NEAR THE STANDING ROCK SIOUX RESERVATION, N.D. -- Native American tribes – including those in Washington State – are condemning a federal judge’s ruling in a dispute over a massive oil pipeline project.
“They’re trying to desecrate our sacred land,” said Willie Frank III of the Nisqually Tribe in Thurston County.
Frank, and other members of Washington tribes, traveled to Cannon Ball North Dakota last week to join the protests on behalf of the Standing Rock Sioux Tribe.
The Standing Rock Tribe said it received little notice from the US Army Corps of Engineers this summer about permits that were requested by a company building an 1100 mile pipeline from the Bakken oil fields of North Dakota to link up with an existing pipeline in Illinois.
The tribe says that the project has already disturbed ancestral land and sacred burial sites in North Dakota.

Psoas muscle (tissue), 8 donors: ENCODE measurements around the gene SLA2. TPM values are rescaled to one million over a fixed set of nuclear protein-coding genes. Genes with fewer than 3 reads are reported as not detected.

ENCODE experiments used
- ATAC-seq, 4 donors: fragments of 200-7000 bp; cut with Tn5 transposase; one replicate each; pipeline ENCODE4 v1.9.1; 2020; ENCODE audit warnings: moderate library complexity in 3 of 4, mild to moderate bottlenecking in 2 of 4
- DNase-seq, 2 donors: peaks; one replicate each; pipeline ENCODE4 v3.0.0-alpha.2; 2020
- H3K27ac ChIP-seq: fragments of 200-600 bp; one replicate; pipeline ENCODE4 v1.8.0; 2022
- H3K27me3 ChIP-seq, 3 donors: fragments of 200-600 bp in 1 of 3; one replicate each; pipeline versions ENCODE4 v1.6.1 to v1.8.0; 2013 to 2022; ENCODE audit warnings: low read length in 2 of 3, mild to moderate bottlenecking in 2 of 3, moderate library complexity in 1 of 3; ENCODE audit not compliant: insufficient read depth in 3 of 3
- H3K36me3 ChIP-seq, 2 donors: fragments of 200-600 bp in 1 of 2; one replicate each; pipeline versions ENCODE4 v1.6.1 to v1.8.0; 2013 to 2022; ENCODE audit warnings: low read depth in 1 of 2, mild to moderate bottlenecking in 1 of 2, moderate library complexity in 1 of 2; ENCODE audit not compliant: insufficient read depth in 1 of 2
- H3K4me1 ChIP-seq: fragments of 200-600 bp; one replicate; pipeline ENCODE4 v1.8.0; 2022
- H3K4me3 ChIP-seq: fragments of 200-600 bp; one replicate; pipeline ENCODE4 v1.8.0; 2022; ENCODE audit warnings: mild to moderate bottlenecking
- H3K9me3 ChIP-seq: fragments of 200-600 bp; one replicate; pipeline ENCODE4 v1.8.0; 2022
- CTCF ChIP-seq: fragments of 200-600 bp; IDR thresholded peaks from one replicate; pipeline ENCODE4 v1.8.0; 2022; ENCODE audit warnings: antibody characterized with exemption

Protestors from all over the country have arrived in Cannon Ball and have chained themselves to heavy equipment and blocked access to the job site.
On Friday, a judge denied motions by Standing Rock to halt the project. He said the Corps of Engineers followed the proper permitting procedure.
Frank said he does not expect any violence in North Dakota.
“I don’t think they want anything to end up being violent. This has to be peaceful. I think you go back to the drawing board and you figure out the next step for the Standing Rock people,” Frank said.
In a late development Friday, the Corps of Engineers said it asked the pipeline company to voluntarily halt the project as it reconsiders some of the permitting process.
Copyright 2016 KING